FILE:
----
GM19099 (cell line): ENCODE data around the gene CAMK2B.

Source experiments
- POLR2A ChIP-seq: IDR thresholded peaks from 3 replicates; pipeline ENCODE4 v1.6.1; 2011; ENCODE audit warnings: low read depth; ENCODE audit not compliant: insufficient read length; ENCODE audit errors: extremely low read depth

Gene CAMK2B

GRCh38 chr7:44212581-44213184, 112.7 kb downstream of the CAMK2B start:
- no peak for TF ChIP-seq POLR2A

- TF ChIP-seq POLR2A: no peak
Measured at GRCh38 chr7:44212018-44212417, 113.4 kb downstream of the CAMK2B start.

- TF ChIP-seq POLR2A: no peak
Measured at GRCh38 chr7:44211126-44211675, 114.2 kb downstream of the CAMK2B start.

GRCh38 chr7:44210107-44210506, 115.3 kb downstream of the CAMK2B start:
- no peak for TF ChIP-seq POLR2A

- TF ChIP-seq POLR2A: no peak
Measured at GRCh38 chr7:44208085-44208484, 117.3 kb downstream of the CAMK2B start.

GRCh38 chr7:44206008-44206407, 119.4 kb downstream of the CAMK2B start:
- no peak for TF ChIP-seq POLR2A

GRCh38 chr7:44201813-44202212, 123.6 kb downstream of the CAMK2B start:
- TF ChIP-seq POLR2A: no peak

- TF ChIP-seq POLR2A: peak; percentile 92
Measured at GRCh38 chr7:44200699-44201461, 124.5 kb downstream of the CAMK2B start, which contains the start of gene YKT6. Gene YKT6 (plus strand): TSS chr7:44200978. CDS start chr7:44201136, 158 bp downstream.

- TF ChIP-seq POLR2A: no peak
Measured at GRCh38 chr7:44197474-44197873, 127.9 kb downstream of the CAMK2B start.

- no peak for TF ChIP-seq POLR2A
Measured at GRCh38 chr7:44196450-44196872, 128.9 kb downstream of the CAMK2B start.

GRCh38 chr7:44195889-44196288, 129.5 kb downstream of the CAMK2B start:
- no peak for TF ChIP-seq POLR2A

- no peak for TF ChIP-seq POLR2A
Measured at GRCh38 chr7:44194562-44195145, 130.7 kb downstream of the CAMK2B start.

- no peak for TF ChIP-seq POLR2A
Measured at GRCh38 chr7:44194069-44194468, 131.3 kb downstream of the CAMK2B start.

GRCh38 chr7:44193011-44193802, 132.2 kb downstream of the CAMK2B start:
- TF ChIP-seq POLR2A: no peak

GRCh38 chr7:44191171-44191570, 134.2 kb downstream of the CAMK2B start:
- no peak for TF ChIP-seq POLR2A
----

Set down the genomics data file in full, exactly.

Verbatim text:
GM19099 (cell line): ENCODE data around the gene CAMK2B.

Source experiments
- POLR2A ChIP-seq: IDR thresholded peaks from 3 replicates; pipeline ENCODE4 v1.6.1; 2011; ENCODE audit warnings: low read depth; ENCODE audit not compliant: insufficient read length; ENCODE audit errors: extremely low read depth

Gene CAMK2B

GRCh38 chr7:44212581-44213184, 112.7 kb downstream of the CAMK2B start:
- no peak for TF ChIP-seq POLR2A

- TF ChIP-seq POLR2A: no peak
Measured at GRCh38 chr7:44212018-44212417, 113.4 kb downstream of the CAMK2B start.

- TF ChIP-seq POLR2A: no peak
Measured at GRCh38 chr7:44211126-44211675, 114.2 kb downstream of the CAMK2B start.

GRCh38 chr7:44210107-44210506, 115.3 kb downstream of the CAMK2B start:
- no peak for TF ChIP-seq POLR2A

- TF ChIP-seq POLR2A: no peak
Measured at GRCh38 chr7:44208085-44208484, 117.3 kb downstream of the CAMK2B start.

GRCh38 chr7:44206008-44206407, 119.4 kb downstream of the CAMK2B start:
- no peak for TF ChIP-seq POLR2A

GRCh38 chr7:44201813-44202212, 123.6 kb downstream of the CAMK2B start:
- TF ChIP-seq POLR2A: no peak

- TF ChIP-seq POLR2A: peak; percentile 92
Measured at GRCh38 chr7:44200699-44201461, 124.5 kb downstream of the CAMK2B start, which contains the start of gene YKT6. Gene YKT6 (plus strand): TSS chr7:44200978. CDS start chr7:44201136, 158 bp downstream.

- TF ChIP-seq POLR2A: no peak
Measured at GRCh38 chr7:44197474-44197873, 127.9 kb downstream of the CAMK2B start.

- no peak for TF ChIP-seq POLR2A
Measured at GRCh38 chr7:44196450-44196872, 128.9 kb downstream of the CAMK2B start.

GRCh38 chr7:44195889-44196288, 129.5 kb downstream of the CAMK2B start:
- no peak for TF ChIP-seq POLR2A

- no peak for TF ChIP-seq POLR2A
Measured at GRCh38 chr7:44194562-44195145, 130.7 kb downstream of the CAMK2B start.

- no peak for TF ChIP-seq POLR2A
Measured at GRCh38 chr7:44194069-44194468, 131.3 kb downstream of the CAMK2B start.

GRCh38 chr7:44193011-44193802, 132.2 kb downstream of the CAMK2B start:
- TF ChIP-seq POLR2A: no peak

GRCh38 chr7:44191171-44191570, 134.2 kb downstream of the CAMK2B start:
- no peak for TF ChIP-seq POLR2A